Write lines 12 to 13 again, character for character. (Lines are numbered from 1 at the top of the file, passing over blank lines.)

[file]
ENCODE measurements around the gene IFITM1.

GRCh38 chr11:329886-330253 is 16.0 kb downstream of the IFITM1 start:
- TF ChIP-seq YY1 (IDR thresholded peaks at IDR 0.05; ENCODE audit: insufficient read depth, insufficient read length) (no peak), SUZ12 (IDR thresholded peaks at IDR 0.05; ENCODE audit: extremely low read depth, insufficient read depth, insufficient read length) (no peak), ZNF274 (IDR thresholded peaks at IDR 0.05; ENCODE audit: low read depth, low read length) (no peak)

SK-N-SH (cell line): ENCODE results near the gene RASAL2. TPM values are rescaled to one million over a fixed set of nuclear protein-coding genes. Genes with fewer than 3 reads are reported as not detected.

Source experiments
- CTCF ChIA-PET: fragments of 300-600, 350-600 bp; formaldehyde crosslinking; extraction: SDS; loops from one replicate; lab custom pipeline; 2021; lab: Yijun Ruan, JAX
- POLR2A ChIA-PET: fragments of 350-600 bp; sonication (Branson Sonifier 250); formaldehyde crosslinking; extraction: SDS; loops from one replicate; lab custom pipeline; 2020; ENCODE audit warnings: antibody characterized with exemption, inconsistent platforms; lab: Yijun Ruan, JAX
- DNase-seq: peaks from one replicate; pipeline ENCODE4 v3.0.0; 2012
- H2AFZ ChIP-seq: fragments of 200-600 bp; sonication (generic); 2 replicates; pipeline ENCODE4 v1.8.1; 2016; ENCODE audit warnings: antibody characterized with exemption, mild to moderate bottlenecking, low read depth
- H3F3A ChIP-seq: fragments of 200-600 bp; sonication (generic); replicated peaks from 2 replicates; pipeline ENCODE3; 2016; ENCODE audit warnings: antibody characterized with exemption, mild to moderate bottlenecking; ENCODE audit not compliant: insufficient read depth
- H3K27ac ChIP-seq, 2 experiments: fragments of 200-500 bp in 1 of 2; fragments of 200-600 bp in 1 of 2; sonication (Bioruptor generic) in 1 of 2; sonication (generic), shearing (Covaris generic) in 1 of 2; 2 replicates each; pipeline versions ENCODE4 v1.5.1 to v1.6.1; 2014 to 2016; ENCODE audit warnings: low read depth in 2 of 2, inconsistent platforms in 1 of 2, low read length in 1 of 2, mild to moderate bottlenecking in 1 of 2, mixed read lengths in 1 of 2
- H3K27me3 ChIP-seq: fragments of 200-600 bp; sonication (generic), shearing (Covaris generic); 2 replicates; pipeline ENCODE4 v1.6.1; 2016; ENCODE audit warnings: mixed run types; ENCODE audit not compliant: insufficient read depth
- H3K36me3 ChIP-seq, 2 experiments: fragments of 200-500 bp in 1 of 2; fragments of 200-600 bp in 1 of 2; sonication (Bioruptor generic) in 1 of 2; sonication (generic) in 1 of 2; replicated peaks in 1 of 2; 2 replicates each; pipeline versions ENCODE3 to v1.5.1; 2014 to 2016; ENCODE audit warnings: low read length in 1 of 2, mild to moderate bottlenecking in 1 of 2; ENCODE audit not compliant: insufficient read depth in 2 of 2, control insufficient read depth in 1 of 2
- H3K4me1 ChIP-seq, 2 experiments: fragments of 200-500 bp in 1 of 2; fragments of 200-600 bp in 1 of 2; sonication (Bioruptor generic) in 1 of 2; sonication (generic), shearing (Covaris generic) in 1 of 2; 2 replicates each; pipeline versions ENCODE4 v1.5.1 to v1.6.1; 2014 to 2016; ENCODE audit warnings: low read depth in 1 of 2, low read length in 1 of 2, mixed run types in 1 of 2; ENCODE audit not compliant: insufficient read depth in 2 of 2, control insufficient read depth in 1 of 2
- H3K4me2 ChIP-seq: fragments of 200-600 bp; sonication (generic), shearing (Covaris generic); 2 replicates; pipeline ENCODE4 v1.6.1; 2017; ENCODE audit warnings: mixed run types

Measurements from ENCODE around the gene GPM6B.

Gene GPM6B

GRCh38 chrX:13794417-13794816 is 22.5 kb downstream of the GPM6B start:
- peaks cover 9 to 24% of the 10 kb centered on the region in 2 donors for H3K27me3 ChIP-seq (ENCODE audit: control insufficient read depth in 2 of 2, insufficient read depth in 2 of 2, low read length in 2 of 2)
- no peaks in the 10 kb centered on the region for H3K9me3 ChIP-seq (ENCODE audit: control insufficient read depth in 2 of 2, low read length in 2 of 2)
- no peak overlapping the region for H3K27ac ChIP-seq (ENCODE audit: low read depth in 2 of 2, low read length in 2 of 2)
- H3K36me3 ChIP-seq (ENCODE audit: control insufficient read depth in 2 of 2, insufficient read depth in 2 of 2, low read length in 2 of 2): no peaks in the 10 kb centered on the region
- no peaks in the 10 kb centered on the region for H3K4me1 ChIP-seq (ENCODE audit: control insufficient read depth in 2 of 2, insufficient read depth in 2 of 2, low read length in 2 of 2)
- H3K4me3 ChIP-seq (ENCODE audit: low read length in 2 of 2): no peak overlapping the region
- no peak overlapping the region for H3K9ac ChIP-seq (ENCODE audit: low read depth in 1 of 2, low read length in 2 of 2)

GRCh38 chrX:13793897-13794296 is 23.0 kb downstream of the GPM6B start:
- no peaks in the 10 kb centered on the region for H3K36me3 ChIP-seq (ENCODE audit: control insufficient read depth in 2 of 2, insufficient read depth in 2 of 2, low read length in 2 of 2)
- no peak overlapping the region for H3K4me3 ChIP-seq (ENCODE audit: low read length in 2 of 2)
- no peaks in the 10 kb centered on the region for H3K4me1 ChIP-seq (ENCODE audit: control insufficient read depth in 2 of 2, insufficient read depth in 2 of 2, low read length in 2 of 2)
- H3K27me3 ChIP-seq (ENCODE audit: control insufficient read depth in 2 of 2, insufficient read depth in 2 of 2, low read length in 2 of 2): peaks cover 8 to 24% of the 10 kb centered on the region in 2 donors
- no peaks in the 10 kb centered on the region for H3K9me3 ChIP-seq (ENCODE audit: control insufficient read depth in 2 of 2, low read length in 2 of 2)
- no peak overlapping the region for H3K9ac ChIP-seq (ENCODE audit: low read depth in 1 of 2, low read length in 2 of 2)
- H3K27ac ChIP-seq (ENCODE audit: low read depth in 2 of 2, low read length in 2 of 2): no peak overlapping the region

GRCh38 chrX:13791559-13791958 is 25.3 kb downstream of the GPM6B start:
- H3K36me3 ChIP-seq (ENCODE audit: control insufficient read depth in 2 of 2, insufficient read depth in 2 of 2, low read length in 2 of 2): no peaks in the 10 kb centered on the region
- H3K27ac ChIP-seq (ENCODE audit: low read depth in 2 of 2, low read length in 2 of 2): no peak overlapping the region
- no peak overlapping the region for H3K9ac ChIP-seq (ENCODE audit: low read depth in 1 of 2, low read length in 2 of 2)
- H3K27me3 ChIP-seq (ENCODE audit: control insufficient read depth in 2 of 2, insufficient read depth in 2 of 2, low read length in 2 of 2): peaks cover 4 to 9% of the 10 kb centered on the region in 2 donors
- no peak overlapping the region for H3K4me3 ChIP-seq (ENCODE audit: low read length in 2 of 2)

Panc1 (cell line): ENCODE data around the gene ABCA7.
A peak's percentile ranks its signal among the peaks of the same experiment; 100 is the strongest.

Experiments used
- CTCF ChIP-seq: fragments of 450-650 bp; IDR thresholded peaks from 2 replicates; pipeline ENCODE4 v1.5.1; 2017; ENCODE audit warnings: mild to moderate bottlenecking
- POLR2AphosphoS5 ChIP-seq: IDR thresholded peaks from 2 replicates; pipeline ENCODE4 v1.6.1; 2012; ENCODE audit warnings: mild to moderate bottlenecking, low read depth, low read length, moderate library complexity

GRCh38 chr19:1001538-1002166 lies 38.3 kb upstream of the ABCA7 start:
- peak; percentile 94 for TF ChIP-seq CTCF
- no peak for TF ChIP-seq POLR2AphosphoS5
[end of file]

- H3K27me3 ChIP-seq: fragments of 200-600 bp; sonication (generic), shearing (Covaris generic); 2 replicates; pipeline ENCODE4 v1.6.1; 2016; ENCODE audit warnings: mixed run types; ENCODE audit not compliant: insufficient read depth
- H3K36me3 ChIP-seq, 2 experiments: fragments of 200-500 bp in 1 of 2; fragments of 200-600 bp in 1 of 2; sonication (Bioruptor generic) in 1 of 2; sonication (generic) in 1 of 2; replicated peaks in 1 of 2; 2 replicates each; pipeline versions ENCODE3 to v1.5.1; 2014 to 2016; ENCODE audit warnings: low read length in 1 of 2, mild to moderate bottlenecking in 1 of 2; ENCODE audit not compliant: insufficient read depth in 2 of 2, control insufficient read depth in 1 of 2